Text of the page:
Presidency, PDP clash over rising insecurity, governance
The Presidency and the Peoples Democratic Party (PDP) on Thursday clashed over the heightened insecurity in the country, for which President Muhammadu Buhari said he was “taken aback”.
The main opposition party said the President’s comment showed a defeatist posture, stressing that Senate Minority Leader Enyinnaya Abaribe was right to have called for his resignation.
PDP National Chairman Uche Secondus attributed the insecurity to the absence of good governance, which, he said had led to the collapse of the economy.
But, presidential spokesman Femi Adesina described as “mischievous twisting of President’s comments on insecurity’’ by some traditional and social media outfits.
Adesina said in a statement that it was wrong for anyone to postulate that President Buhari was unaware of the security challenges.
The statement reads in part: “It has become compelling to react to a mischievous slant being given by both the traditional and social media to the comments of President Muhammadu Buhari on the security challenges in some parts of the country.
“On Monday, while hosting Eminent and Respected Citizens of Niger State at State House, Abuja, the President said: ‘I was taken aback by what is happening in the Northwest and other parts of the country. During our campaigns, we knew about the Boko Haram. What is coming now is surprising. It is not ethnicity or religion; rather it is one evil plan against the country.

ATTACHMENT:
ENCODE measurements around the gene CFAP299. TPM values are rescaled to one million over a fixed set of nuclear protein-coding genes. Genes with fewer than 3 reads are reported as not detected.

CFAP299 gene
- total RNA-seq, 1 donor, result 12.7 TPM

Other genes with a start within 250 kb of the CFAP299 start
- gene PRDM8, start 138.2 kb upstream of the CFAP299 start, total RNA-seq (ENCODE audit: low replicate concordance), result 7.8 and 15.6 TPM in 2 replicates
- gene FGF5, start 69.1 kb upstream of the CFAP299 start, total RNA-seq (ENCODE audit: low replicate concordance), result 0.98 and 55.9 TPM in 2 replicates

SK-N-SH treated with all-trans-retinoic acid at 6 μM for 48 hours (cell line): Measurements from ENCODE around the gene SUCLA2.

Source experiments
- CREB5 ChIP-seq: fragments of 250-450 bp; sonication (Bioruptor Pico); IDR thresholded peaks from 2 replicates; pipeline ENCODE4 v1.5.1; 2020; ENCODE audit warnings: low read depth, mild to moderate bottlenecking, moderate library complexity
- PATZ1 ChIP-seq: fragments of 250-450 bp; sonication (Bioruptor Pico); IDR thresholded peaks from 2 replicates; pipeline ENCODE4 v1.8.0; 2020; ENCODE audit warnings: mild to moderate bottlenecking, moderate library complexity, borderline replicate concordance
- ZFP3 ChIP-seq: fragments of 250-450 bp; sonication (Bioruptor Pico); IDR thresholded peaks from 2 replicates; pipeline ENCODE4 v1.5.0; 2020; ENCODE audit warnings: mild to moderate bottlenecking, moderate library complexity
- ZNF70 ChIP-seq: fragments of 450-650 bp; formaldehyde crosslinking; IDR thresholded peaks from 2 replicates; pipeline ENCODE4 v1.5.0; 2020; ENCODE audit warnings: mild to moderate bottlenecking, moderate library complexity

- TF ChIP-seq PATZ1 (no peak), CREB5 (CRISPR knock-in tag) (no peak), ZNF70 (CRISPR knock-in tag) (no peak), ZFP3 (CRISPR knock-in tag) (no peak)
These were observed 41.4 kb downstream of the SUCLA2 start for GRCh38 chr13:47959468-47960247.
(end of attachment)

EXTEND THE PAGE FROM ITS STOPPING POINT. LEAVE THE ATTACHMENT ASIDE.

“We have to be harder on them. One of the responsibilities of government is to provide security. If we don’t secure the country, we will not be able to manage the economy properly.”
Adesina observed that the reportage of the statement above was slanted to mean that President Buhari said he was unaware of the security challenges in some parts of the country.
“Far from it, except to the mischievous mind. The President is fully aware and fully in charge of all that is going on.
“The statement by the President was clear enough, and these are the salient points:
“In 2015, we knew there was Boko Haram insurgency, particularly in the North-east, and we mentioned it in our campaigns.
“There are clear economic and cultural factors behind the clashes that sadly rocked many of our communities, be they the Fulani-Tiv or Fulani-Berom conflict, the Tiv versus Jukun and so on. By now, these conflicts are fairly under control.